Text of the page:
The BPR-5 is a set of five intelligence tasks. For the present research, we used two tests: abstract reasoning (AR), which assesses fluid intelligence, and verbal reasoning (VR), which assesses both fluid intelligence and vocabulary (Primi and Almeida, 2000). On our sample, Cronbach’s alpha for AR was 0.78 and for VR it was 0.68.
The English version of the TEIQue was translated by two researchers with previous experience in test development and adaptation. The researchers reviewed their translations, resolving discrepancies, until a final Brazilian-Portuguese version of the TEIQue was obtained.
All tests were adapted for online use (except for PEP, which was originally designed to be administered online) and uploaded to a specific domain for the research. The research was approved by the State University of Londrina’s Ethical Committee (approval number 64469717.6.0000.5231), and participation in research followed the committee, the International Test Commission and Helsinki Declaration guidelines. Participants were invited from a popular social media platform (Facebook) and were shown the Consent Form. If they agreed to participate, they created a unique user account, to avoid duplicate responses. Due to the high number of instruments, administrations followed an alternating method. The TEIQue was always presented first; the order of the other assessments was changed periodically, while still being able to answer all tests, if they wanted. Because of this, not all participants completed all assessments. In fact, only 9% of participants answered more than two assessments in addition to the TEIQue. This design was preferred in order to reduce fatigue effects. The number of participants that answered each assessment individually is displayed in Table 4. In accordance with the Ethical Committee’s guidelines, no incentives were offered to the participants, and all had the option of opting out of participation.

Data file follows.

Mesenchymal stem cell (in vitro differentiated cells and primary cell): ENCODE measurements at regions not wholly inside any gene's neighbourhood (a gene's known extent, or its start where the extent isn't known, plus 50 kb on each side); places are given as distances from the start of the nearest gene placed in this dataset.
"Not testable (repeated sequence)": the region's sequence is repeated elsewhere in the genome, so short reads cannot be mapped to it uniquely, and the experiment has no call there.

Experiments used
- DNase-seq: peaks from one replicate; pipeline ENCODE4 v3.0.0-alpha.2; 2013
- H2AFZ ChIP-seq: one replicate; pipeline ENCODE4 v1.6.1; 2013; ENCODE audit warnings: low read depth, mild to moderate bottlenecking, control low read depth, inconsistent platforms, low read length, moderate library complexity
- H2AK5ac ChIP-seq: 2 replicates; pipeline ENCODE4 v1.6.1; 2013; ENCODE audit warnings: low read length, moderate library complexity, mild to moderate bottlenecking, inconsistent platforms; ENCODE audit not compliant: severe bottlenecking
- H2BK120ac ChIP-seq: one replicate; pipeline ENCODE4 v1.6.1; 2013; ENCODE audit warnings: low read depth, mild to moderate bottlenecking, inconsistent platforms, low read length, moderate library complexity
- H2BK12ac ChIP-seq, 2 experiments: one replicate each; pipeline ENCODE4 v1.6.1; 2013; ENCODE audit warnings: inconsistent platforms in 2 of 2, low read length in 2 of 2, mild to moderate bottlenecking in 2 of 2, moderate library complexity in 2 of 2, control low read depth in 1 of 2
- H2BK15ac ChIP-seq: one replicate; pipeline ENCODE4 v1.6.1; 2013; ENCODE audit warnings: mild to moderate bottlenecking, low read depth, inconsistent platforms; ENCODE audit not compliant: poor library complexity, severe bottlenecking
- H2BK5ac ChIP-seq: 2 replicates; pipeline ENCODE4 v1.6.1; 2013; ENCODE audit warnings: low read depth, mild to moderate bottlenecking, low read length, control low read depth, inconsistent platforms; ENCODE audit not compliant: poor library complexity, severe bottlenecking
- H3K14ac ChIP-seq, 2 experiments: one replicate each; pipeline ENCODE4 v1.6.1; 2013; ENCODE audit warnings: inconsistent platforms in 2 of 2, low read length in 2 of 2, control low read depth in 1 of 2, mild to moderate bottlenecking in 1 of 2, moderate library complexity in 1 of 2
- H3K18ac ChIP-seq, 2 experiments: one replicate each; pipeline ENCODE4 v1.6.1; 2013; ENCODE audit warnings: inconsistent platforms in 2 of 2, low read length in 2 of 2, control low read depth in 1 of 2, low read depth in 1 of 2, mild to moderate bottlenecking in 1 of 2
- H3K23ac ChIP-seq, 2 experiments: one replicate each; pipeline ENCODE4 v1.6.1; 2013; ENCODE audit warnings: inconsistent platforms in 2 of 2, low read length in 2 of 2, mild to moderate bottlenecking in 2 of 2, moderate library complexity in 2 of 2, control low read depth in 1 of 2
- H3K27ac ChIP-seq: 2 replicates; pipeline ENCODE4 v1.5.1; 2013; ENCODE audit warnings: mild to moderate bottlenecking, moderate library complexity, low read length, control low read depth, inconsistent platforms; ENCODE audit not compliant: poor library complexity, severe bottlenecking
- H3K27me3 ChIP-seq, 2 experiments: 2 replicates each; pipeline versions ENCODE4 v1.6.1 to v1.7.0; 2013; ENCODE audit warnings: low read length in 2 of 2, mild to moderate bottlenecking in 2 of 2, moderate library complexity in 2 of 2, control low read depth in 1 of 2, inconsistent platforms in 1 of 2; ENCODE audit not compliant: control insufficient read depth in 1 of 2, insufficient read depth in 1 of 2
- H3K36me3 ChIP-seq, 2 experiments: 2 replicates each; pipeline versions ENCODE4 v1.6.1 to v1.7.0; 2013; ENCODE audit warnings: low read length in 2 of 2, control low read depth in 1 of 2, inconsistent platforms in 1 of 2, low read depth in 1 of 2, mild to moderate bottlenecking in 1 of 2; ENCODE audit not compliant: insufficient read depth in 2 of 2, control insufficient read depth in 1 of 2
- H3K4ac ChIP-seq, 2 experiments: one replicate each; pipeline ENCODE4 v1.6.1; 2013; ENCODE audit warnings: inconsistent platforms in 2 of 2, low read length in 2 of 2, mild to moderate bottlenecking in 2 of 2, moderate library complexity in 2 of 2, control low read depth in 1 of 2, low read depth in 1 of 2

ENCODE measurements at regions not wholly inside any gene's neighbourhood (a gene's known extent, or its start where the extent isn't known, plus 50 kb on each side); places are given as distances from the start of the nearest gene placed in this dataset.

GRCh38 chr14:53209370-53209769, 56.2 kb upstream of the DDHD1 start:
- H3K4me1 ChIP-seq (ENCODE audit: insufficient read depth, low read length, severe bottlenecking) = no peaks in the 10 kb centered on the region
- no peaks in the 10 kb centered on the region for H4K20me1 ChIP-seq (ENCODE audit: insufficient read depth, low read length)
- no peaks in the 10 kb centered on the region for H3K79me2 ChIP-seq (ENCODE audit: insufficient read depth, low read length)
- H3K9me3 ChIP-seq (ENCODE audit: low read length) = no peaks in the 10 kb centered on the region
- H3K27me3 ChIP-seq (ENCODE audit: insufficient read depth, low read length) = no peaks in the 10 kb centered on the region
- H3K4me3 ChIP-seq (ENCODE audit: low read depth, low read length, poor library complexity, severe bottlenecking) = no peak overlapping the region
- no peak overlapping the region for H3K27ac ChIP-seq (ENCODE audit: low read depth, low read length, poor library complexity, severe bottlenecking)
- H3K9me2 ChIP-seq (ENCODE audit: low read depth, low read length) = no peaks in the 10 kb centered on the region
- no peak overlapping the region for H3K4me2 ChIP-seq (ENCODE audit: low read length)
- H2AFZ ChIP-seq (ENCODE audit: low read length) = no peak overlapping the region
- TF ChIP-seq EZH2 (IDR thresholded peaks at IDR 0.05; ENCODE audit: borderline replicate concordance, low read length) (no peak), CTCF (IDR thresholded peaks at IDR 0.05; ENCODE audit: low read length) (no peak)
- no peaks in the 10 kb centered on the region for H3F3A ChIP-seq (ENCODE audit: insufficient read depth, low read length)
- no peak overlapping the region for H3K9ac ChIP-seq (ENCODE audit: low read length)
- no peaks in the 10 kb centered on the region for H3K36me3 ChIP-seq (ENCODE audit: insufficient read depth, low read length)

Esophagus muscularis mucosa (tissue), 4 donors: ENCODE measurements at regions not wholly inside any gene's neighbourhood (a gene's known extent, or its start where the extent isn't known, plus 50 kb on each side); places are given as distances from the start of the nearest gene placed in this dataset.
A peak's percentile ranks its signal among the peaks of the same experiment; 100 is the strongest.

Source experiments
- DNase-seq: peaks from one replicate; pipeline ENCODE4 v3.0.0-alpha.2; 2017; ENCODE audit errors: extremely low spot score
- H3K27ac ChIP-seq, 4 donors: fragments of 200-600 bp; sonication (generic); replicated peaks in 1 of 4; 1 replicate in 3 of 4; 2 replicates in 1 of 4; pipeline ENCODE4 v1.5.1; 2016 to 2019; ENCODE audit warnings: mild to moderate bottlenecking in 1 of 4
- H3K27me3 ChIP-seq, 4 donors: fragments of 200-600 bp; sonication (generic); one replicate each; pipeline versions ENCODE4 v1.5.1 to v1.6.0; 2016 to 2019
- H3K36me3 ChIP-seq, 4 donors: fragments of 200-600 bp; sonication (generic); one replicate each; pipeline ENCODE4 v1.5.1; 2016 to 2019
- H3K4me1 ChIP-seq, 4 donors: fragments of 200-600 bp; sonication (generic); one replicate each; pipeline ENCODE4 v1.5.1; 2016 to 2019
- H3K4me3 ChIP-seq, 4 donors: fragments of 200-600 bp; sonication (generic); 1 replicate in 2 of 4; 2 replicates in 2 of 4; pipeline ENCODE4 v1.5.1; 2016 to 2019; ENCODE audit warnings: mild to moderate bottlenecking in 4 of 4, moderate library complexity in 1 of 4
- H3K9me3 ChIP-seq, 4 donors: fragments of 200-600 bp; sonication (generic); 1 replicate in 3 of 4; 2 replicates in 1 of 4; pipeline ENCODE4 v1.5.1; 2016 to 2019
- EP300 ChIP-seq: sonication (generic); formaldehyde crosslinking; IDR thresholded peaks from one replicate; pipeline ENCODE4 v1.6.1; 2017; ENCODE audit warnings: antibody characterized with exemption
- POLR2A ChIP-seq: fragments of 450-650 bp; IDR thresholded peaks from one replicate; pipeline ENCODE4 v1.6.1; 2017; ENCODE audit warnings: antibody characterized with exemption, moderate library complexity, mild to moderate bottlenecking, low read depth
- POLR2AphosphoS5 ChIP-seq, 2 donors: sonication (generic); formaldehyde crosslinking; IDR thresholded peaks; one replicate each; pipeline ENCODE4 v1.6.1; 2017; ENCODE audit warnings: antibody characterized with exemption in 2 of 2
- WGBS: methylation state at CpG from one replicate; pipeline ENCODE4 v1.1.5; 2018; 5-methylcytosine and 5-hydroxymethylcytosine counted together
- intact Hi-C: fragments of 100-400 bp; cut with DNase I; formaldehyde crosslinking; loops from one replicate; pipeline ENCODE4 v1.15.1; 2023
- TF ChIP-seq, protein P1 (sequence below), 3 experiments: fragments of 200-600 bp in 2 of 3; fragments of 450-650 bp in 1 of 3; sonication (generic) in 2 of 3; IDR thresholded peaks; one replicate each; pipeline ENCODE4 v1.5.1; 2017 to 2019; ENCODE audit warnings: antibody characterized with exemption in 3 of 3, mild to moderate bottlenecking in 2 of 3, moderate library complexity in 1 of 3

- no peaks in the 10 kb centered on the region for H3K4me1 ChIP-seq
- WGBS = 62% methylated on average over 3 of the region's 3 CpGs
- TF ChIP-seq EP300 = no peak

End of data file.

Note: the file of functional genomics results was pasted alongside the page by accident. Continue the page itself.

Exploratory factor analysis was conducted using the TEIQue facets in a principal component factoring with Oblimin rotation. We retained factors based on parallel analysis, considering 15 variables, 4,314 participants, and 100 randomly generated correlation matrices. Despite the fact that this factor structure has already been established in other studies, we chose exploratory over confirmatory factor analysis for the sake of consistency and replication since the former approach has been used in most international studies with the TEIQue. In addition, exploratory factor analysis allowed us to verify any configuration different than the other international studies.